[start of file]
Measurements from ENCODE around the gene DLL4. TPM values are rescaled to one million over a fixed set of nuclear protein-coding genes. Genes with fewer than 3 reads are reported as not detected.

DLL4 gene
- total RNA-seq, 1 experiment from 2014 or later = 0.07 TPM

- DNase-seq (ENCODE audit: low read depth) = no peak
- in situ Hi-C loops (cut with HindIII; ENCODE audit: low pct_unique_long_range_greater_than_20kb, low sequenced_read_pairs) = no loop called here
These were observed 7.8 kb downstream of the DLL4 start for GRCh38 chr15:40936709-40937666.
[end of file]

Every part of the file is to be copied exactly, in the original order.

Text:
Measurements from ENCODE around the gene DLL4. TPM values are rescaled to one million over a fixed set of nuclear protein-coding genes. Genes with fewer than 3 reads are reported as not detected.

DLL4 gene
- total RNA-seq, 1 experiment from 2014 or later = 0.07 TPM

- DNase-seq (ENCODE audit: low read depth) = no peak
- in situ Hi-C loops (cut with HindIII; ENCODE audit: low pct_unique_long_range_greater_than_20kb, low sequenced_read_pairs) = no loop called here
These were observed 7.8 kb downstream of the DLL4 start for GRCh38 chr15:40936709-40937666.